I have been thinking about how to give feedback in a positive way. Ever since my sad tantrum over the “this is terrible” comment from Friday, I have been trying to think of ways that I would offer critique, being honest without being overly harsh.
Here it goes:
As a manager, the most important thing I can do to ensure a positive outcomes on a project is to set clear goals. If the project is a document, or a gala for 1,000 people, both the manager and the team need to know what success looks and feels like, and how it will be measured.
Part of this is to set a clear timeline for the project. Not everything can be finished ASAP. Helping the team to understand what work is urgent and what work is less time sensitive will ensure that the crucial work gets done quickly, while longer term projects can be just that.
Some Elements of a Feedback Process:
1) Instead of offering value judgement (like “this is terrible”), ask your team member if this document is accomplishing its intended objective. I like asking “Is this working?” or “Is this doing what we need it to?” I had an old boss who would look at a grant report and say, “So, what story are we telling?” It helps to depersonalize the critique by making the outcome about the audience, not the creator.
2) Set clear benchmarks, and then judge the given set of tasks on that benchmark. For example, if I had known that the document I was making needed to be in its final format, I would have tried harder to make it look nice. My understanding was that it was a mock-up for content only, because I am not versed in the various graphical formats that this company uses, and i had been working on content only up to that point.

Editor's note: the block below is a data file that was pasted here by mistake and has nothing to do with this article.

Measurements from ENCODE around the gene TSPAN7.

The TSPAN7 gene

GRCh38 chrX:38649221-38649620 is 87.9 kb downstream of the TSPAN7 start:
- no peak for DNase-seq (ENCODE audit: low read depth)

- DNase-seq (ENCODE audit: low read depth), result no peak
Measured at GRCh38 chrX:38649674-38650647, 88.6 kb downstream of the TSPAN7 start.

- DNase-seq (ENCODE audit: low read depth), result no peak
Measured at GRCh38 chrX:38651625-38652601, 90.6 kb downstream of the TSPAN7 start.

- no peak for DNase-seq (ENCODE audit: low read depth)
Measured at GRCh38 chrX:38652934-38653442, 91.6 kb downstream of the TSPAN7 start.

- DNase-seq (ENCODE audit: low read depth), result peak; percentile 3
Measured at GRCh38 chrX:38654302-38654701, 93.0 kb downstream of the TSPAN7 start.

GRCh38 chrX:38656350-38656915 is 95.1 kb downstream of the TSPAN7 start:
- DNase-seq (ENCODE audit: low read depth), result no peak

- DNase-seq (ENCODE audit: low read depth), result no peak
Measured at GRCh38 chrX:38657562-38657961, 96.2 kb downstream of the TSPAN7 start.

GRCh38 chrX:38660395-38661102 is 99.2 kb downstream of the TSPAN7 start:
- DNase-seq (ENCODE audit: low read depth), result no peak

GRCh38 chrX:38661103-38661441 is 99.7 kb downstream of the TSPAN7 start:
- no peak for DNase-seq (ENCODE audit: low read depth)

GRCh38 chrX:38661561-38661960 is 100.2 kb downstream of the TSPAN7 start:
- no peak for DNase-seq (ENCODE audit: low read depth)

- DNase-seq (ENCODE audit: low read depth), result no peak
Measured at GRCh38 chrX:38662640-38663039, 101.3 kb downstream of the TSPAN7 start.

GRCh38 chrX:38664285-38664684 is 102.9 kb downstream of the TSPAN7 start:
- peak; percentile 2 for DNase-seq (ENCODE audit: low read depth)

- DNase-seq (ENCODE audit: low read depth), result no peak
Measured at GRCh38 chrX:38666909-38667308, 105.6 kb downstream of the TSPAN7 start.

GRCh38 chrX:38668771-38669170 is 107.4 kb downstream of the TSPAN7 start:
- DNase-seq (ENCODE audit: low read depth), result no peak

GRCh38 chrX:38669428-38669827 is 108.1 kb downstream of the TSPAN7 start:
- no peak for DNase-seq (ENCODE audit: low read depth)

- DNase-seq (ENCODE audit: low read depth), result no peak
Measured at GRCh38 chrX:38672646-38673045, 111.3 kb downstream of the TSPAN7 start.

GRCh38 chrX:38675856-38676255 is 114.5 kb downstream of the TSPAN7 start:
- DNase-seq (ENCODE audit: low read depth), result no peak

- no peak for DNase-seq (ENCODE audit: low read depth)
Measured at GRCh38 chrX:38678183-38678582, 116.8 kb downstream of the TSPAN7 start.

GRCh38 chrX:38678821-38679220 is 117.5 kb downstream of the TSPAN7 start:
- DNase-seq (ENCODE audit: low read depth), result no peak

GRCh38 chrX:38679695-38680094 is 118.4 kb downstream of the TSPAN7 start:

3) Ask your employee what they need from you to move forward on the project, and then try to give it to them. Even if you don’t know what the final outcome will exactly be, you need to give some guidance. It’s not “let me do this for you,” but rather “what information or decisions do you need from me in order to take your next set of actions?” I think this is the difference between micromanagement and regular management.
My views on this process are heavily influenced by what I am going to start calling my “negative learnings” from these ten years of work in the nonprofit world. But also, mostly, by the The Management Center’s amazing and effective management tips and tools that are all available on their website. As I continue this process of self-guidance, I use their techniques a lot, including the best “To-Do List” ever.
But I also wonder if my approach to work like this is too much driven by content, and not enough by form. I was reminded recently of how much of a problem this was when I wrote my masters thesis–all ideas and no structure, until the very last set of drafts.